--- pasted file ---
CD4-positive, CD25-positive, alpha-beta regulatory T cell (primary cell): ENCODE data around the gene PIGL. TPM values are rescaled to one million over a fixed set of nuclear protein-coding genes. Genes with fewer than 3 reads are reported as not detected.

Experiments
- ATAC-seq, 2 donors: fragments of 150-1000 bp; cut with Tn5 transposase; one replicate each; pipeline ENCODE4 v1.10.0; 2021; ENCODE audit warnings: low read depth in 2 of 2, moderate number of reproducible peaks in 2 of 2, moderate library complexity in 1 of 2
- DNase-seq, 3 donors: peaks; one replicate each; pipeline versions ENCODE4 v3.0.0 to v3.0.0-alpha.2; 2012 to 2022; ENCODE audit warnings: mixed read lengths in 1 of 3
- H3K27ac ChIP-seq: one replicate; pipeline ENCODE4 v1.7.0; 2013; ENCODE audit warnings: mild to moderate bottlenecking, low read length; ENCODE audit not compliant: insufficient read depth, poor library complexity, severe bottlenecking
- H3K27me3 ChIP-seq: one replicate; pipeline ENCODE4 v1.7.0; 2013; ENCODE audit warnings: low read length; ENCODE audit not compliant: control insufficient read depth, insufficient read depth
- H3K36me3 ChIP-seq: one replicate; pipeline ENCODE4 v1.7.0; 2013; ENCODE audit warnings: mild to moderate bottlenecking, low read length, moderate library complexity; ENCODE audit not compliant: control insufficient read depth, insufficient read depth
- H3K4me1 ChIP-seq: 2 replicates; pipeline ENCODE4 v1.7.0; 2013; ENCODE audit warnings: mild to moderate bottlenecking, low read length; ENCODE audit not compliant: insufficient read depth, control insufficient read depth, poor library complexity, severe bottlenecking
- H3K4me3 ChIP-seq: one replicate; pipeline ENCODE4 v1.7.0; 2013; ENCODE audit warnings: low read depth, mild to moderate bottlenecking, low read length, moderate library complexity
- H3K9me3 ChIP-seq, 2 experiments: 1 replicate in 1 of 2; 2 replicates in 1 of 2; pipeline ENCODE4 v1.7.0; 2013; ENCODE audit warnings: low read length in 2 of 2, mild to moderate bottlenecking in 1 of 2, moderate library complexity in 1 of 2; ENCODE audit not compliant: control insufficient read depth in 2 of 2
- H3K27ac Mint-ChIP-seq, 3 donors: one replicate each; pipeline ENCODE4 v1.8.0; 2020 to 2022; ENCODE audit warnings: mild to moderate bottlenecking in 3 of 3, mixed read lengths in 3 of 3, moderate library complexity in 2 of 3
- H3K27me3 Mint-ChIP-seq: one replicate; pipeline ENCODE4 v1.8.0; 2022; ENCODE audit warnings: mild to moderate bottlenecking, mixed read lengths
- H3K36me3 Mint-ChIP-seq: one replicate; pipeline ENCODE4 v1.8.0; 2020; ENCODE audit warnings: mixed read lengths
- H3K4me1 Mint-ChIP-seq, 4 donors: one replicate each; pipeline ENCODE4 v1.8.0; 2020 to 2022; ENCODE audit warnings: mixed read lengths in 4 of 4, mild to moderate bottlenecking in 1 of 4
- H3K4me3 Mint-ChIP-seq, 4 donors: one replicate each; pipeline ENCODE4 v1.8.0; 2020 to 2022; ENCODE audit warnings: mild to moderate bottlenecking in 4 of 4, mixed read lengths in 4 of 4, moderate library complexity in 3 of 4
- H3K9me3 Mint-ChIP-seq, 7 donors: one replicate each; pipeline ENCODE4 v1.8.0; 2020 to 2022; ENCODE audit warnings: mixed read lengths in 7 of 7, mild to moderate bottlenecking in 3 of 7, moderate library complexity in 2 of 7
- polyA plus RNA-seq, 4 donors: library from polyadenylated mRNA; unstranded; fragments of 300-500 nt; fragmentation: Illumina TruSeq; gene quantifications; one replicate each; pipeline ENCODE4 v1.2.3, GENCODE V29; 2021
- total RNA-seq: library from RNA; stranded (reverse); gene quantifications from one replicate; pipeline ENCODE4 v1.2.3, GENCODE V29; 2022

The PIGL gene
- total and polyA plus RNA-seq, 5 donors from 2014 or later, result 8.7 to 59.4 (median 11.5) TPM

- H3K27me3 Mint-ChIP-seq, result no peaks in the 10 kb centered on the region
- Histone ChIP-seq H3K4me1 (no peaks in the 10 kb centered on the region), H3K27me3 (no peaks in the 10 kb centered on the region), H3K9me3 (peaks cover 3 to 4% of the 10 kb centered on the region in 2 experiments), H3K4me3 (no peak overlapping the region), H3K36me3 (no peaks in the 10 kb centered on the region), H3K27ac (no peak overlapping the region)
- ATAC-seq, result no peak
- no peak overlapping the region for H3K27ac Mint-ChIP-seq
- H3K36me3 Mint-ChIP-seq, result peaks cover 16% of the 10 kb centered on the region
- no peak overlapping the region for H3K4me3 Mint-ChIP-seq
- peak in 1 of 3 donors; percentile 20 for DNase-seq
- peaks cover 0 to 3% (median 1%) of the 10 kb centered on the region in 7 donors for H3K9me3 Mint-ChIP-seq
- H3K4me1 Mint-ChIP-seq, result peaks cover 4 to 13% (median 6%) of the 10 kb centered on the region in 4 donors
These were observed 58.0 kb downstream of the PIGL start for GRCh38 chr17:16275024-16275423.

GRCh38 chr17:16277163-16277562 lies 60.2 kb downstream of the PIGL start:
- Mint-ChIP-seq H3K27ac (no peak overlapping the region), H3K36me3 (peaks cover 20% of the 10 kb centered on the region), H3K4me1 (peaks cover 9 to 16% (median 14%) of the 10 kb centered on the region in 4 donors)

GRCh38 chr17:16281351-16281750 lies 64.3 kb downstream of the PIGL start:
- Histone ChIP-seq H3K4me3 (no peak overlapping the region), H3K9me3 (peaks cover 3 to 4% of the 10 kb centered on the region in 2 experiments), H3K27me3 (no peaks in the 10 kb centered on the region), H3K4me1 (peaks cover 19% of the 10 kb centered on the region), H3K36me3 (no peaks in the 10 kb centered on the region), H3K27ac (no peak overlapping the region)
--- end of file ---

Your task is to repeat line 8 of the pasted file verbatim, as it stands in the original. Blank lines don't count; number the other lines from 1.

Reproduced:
- H3K4me1 ChIP-seq: 2 replicates; pipeline ENCODE4 v1.7.0; 2013; ENCODE audit warnings: mild to moderate bottlenecking, low read length; ENCODE audit not compliant: insufficient read depth, control insufficient read depth, poor library complexity, severe bottlenecking